Weekly Safety Meeting – Blind Spots in Mobile Equipment

Blind Spots in Mobile Equipment

A blind spot is the area around a vehicle or piece of construction equipment that is not visible to the operators, either by direct line-of-sight or indirectly by use of internal and external mirrors.

Two recent incidents in the news involving construction equipment backing over workers have highlighted the need for employers to review work practices where workers are required to be in the vicinity of moving vehicles and equipment.

One of the accidents resulted in the death of a worker who was hit by a vehicle-mounted aerial device that was being moved from one location to another. The other incident occurred when a dump truck used on a road repair project was backing into an unloading area and ran over a worker involved in road maintenance work. In both cases, the accidents were caused by a lack of proper signaling and improper work procedures. Poor sight lines and lack of visibility are inherent in some equipment used on construction projects and in industrial workplaces. This is especially true when the equipment is backing up or moving in areas where space is limited and the turning radius is tight.

Warning devices, such as back-up alarms and/or flashing lights are provided on some of the mobile equipment, but they’re not always sufficient to ensure worker protection. This is especially true on projects where there are many pieces of equipment, constant movement, and high noise levels. Proper site planning, traffic control systems, and worker training are the best ways to reduce accidents where vehicles and employees must work in the same area.

Pre-job risk assessment – consider these points:

  • Consider the suitability of providing backup alarms on all mobile equipment.

  • Whenever possible, plan the project to allow for drive-through operations that will limit the need for vehicles to back-up.

  • Reduce foot traffic in areas where mobile equipment is to be working.

  • Establish designated travel areas, ideally with barricades or other means to set apart from work locations.


  • High-Visibility Clothing;
  • Backup Alarms;
  • Protective Barriers;
  • Observer;
  • Communication; and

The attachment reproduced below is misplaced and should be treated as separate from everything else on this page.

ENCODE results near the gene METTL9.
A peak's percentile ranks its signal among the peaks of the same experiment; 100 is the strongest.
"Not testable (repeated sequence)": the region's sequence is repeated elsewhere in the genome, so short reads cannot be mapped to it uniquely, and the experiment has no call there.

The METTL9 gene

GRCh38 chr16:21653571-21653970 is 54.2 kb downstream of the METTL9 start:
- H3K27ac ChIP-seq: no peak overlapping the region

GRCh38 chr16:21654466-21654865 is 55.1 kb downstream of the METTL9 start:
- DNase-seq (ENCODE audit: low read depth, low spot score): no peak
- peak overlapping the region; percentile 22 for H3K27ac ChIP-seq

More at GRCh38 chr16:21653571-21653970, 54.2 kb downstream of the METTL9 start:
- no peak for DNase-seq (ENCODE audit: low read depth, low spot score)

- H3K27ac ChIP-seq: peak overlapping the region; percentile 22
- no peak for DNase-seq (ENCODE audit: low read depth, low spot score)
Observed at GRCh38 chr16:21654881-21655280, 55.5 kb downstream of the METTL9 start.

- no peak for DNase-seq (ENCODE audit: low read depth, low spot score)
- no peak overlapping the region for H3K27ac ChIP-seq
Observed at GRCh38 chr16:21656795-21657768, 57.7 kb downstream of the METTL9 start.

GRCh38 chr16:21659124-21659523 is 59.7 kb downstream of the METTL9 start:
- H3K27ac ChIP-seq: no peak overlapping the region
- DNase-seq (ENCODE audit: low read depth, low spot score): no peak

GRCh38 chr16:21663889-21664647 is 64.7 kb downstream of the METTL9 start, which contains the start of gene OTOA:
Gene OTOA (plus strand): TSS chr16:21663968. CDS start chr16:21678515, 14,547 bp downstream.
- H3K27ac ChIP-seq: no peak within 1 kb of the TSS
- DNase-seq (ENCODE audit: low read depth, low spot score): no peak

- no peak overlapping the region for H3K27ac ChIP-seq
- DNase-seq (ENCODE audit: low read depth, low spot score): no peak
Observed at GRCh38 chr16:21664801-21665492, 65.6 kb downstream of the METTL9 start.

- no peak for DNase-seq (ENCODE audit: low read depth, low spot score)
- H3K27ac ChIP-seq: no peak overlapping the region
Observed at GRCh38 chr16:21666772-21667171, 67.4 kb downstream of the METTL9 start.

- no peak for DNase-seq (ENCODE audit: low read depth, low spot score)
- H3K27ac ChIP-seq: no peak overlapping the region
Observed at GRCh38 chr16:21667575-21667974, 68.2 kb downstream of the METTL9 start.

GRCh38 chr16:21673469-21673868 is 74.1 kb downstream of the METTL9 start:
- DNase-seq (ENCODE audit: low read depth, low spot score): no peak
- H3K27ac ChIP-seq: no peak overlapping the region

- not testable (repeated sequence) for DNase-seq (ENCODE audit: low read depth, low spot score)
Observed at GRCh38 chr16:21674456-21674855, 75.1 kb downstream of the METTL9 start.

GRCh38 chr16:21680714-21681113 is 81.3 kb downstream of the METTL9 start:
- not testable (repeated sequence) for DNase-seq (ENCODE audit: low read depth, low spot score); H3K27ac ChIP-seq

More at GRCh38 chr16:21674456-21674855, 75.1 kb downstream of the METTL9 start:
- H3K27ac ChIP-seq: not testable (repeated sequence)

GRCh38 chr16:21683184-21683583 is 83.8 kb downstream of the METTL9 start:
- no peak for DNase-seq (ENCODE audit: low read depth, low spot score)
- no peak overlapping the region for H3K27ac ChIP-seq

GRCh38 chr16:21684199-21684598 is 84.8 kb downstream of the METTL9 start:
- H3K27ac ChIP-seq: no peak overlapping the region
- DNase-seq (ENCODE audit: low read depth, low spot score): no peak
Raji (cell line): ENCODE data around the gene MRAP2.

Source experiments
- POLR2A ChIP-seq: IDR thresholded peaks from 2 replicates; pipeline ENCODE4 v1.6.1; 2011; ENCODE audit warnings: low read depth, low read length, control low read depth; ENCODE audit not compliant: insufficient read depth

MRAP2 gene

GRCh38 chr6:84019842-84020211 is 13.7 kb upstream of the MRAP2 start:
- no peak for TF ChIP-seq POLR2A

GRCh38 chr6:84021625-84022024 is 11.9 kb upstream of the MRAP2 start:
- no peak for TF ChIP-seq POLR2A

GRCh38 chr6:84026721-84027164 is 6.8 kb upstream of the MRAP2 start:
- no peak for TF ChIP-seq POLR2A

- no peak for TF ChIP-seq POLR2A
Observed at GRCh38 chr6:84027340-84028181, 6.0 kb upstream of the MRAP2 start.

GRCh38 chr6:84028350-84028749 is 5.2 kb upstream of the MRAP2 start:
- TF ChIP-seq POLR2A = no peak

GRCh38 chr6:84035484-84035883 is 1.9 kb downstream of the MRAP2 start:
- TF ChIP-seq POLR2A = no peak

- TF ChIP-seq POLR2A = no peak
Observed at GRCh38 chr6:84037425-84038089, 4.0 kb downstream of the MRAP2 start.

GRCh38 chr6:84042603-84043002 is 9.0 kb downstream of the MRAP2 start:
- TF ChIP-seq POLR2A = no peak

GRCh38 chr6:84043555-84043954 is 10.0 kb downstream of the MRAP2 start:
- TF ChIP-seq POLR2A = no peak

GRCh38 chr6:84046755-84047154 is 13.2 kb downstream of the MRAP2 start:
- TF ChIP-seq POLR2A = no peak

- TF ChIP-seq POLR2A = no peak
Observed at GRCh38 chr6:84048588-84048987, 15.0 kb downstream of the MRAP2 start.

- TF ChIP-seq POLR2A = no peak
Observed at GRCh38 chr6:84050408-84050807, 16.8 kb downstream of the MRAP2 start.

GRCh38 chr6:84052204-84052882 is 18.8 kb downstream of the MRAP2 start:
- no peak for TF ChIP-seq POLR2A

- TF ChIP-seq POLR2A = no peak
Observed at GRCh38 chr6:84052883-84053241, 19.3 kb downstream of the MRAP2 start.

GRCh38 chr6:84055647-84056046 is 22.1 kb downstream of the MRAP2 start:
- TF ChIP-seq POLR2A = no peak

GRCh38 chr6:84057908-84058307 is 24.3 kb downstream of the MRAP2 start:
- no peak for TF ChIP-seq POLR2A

• Awareness.

If you must have workers and mobile equipment working in the same area, establish a traffic control system. Where you have heavy traffic, a signal person or traffic spotter should be designated to control traffic movement at the site. The signal person must be properly trained, wear reflective fluorescent blaze outerwear, wear safety footwear, headwear, and other personal protective equipment required on the project, and use clearly understood hand signals or standard traffic control devices (STOP paddle, etc.).

The signal person must know driver “blind spots” and remain at all times visible to the driver and any workers in the travel area. The signal person must make eye contact with the driver prior to signaling or changing location. The driver must always obey the signal person and never back up or move in congested areas without the signal person indicating the path is clear. The driver must be trained to understand all signals used by the signal person. Workers on foot should also be trained to recognize driver blind spots and avoid entering these areas.


  • Upon walking onto a work area, the man on the ground has the primary responsibility to become aware of, and to adapt, to the available solutions:
  • Required personal protective equipment;
  • Restricted areas;
  • Understanding Equipment Traffic Patterns before walking through; and
  • Making the Equipment Operators aware of your presence.

Be Alert…Expect the Unexpected!!


Download flyer: SMOTW_516_Blind Spots in Mobile Equipment.pdf (595.65 kb)

Download Spanish flyer: SMOTW_516_Blind Spots in Mobile Equipment_esp.pdf (595.54 kb)

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